Finally, I am able to get a photo without anyone in it. No wait…
The official Cotswold Way is marked with a National Trails acorn, which is variously displayed on metal waymarks or carved in posts and signs along the trail. But the main path is crossed and re-crossed by countless other public trails, bridalways, and something the English tantalizing call “permissive paths.” With all the connecting trails, it is easy to put together a loop through the countryside rather than needing to backtrack. This means that you might pass the same walkers going in various directions two or three times on your way to a destination. It also makes it easy to get lost.
Much of the Cotswold Way is not a path at all, but just a general direction to be followed across a field of grass or mud or crops. Arrows point vaguely toward an unseen stile or kissing gate somewhere beyond the horizon, and you are on your own to find a way there.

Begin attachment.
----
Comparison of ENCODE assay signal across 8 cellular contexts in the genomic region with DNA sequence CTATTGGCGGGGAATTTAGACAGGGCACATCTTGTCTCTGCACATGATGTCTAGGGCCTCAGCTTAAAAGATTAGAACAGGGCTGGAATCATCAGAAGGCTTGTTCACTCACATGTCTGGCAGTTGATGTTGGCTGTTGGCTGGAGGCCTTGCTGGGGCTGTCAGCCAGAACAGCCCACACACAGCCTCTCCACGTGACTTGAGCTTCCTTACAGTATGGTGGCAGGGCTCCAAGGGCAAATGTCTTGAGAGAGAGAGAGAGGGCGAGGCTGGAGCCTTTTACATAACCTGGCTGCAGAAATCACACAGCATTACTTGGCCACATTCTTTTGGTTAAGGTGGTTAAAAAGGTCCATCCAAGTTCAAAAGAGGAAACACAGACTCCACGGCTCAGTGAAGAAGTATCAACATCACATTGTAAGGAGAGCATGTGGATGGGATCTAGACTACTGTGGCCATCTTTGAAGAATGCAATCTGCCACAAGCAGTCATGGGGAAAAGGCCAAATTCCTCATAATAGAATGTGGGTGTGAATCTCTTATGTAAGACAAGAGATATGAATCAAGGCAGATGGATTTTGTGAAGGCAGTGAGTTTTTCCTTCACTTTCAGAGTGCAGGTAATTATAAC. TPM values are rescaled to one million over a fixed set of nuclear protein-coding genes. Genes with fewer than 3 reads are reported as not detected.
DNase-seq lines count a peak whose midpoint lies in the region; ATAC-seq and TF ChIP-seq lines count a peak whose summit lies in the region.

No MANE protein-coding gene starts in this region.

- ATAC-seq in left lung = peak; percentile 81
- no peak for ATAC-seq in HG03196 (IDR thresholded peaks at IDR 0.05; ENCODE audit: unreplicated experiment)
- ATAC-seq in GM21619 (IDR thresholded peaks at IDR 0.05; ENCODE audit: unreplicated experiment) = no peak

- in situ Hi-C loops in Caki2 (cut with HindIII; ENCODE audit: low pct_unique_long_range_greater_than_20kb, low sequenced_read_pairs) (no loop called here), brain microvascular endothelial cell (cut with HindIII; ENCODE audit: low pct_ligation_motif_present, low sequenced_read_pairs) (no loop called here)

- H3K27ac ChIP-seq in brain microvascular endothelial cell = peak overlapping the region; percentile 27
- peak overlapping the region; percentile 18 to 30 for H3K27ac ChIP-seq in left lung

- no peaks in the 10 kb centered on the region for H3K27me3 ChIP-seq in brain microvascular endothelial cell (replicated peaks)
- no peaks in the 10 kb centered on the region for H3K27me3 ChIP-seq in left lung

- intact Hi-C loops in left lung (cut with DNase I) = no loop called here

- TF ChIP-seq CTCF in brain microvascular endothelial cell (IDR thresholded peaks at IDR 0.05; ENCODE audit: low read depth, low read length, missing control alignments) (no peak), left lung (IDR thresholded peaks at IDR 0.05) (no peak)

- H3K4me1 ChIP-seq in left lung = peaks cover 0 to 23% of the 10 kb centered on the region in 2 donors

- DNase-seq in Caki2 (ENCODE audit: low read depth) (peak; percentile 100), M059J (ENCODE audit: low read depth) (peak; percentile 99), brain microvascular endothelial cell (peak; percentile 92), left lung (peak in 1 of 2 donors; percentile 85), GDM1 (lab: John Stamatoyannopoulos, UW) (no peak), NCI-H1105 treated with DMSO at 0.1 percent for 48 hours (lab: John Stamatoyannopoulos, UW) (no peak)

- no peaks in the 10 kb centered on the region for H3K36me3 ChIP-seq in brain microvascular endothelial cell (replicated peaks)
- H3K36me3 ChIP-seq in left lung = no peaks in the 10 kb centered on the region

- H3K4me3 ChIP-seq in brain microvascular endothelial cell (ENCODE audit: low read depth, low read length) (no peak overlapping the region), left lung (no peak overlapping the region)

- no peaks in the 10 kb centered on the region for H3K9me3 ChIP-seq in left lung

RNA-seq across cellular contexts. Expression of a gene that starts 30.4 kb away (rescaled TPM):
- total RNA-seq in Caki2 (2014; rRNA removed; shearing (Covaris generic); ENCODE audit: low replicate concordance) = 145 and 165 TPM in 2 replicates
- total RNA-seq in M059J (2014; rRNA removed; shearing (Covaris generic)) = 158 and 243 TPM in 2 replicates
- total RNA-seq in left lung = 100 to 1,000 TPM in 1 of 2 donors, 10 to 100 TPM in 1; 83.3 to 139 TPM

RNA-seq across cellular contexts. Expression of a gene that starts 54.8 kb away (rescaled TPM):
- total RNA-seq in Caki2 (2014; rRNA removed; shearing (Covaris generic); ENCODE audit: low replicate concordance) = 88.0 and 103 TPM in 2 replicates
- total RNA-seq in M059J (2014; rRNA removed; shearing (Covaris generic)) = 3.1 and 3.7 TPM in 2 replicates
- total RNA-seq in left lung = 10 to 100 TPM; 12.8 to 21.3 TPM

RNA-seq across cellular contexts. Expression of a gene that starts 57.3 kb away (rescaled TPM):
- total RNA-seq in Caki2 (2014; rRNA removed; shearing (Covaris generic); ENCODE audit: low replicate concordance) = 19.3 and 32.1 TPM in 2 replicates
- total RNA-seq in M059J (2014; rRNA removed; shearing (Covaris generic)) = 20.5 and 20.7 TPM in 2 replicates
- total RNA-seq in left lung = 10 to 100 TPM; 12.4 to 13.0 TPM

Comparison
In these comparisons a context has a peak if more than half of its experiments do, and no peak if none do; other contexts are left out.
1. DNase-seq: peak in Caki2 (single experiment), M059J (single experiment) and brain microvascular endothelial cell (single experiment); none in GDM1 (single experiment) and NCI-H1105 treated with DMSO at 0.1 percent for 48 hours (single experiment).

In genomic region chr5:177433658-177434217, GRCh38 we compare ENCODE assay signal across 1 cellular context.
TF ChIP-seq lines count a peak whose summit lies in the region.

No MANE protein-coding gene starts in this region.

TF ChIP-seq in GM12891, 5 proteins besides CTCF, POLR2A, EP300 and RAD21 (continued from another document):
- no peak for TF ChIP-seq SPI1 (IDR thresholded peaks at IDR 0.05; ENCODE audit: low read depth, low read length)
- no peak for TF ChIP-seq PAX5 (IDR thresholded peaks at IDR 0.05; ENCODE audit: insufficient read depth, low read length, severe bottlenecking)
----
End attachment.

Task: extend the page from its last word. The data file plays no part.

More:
The most distinctive structure along the northern leg of the Cotswold Way is an architectural folly called the Broadway Tower. I spent much of my time at the tower trying to capture a photograph of it without any people. I told myself that others would like to see the structure itself, but there were so many walkers, and they kept getting in the picture. In retrospect, I should have focused on the people. Broadway Tower, like Chartres Cathedral, remains essentially the same through the centuries. But the tourists, after a time, become increasingly strange and interesting.
Leaving Broadway Tower with a walk across Clump Farm, I came upon something that was already strange and interesting. Potato Road. Now here is something you will never find at Chartres Cathedral.
Potato Road in Clump Farm
St. Nick’s Church in Saintbury
One field, many choices.
Cotswold Way Maintenance Committee